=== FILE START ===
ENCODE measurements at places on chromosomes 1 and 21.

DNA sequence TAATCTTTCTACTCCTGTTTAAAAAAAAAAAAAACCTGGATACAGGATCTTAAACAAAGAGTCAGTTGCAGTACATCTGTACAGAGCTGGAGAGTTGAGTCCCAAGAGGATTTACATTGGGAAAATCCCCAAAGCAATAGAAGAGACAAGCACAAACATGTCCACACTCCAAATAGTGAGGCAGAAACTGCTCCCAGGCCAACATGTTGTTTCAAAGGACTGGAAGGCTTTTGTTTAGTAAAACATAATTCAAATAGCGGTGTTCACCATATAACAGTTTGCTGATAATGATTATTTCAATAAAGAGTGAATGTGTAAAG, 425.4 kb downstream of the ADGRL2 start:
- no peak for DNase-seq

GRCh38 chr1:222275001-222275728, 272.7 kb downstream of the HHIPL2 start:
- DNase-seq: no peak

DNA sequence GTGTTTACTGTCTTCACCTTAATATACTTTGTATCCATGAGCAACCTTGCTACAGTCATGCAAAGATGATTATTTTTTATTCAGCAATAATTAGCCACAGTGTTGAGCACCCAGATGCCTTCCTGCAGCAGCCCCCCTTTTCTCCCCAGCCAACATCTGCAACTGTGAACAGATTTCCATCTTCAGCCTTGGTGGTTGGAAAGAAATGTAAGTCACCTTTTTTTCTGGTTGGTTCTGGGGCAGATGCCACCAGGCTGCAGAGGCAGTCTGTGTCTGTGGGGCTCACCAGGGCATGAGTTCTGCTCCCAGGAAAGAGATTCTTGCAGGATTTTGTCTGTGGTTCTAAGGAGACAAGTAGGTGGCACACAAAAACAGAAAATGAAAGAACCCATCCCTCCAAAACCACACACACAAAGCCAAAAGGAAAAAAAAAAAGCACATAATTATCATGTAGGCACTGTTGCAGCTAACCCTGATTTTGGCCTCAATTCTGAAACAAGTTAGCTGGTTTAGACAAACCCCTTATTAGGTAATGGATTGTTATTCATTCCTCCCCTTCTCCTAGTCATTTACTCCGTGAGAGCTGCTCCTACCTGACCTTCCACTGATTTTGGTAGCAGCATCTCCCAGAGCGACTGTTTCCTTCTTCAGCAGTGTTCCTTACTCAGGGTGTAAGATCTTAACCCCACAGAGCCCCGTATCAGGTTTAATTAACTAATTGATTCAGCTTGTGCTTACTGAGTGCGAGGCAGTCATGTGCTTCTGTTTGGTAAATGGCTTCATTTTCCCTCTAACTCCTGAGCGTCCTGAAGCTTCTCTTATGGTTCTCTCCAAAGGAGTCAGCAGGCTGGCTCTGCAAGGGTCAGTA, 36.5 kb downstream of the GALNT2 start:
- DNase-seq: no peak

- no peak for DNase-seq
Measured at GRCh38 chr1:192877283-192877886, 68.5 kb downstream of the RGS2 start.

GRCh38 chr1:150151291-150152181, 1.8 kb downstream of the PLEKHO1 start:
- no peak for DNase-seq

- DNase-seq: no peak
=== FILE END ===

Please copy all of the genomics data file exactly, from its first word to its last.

ENCODE measurements at places on chromosomes 1 and 21.

DNA sequence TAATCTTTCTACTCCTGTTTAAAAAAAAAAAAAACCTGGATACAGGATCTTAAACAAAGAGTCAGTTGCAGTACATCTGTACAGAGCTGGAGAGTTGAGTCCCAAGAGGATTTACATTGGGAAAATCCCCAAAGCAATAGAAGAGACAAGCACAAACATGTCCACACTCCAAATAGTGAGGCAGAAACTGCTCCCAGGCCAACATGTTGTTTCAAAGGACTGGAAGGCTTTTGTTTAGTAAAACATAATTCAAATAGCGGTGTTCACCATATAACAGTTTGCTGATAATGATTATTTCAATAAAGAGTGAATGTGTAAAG, 425.4 kb downstream of the ADGRL2 start:
- no peak for DNase-seq

GRCh38 chr1:222275001-222275728, 272.7 kb downstream of the HHIPL2 start:
- DNase-seq: no peak

DNA sequence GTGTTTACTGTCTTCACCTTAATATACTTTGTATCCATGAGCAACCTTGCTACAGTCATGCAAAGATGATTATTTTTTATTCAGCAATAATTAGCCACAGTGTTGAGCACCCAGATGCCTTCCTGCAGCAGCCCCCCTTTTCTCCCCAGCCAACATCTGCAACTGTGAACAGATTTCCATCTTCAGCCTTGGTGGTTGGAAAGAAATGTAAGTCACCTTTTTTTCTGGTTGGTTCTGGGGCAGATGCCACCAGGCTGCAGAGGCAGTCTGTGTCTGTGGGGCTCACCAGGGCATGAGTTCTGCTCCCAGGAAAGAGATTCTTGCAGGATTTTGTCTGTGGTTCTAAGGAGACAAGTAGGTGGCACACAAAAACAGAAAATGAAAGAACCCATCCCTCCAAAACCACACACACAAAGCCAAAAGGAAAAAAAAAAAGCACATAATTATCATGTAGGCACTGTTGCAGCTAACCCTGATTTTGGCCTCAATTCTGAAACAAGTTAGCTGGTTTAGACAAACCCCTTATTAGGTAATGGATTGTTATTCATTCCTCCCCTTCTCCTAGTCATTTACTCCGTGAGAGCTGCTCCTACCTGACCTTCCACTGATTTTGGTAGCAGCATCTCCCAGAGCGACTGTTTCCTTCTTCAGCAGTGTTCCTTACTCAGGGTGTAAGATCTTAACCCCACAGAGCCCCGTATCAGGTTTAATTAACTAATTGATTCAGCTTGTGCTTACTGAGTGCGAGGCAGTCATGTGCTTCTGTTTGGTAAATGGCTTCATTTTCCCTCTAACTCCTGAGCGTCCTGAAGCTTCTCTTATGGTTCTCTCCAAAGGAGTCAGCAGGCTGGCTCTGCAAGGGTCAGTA, 36.5 kb downstream of the GALNT2 start:
- DNase-seq: no peak

- no peak for DNase-seq
Measured at GRCh38 chr1:192877283-192877886, 68.5 kb downstream of the RGS2 start.

GRCh38 chr1:150151291-150152181, 1.8 kb downstream of the PLEKHO1 start:
- no peak for DNase-seq

- DNase-seq: no peak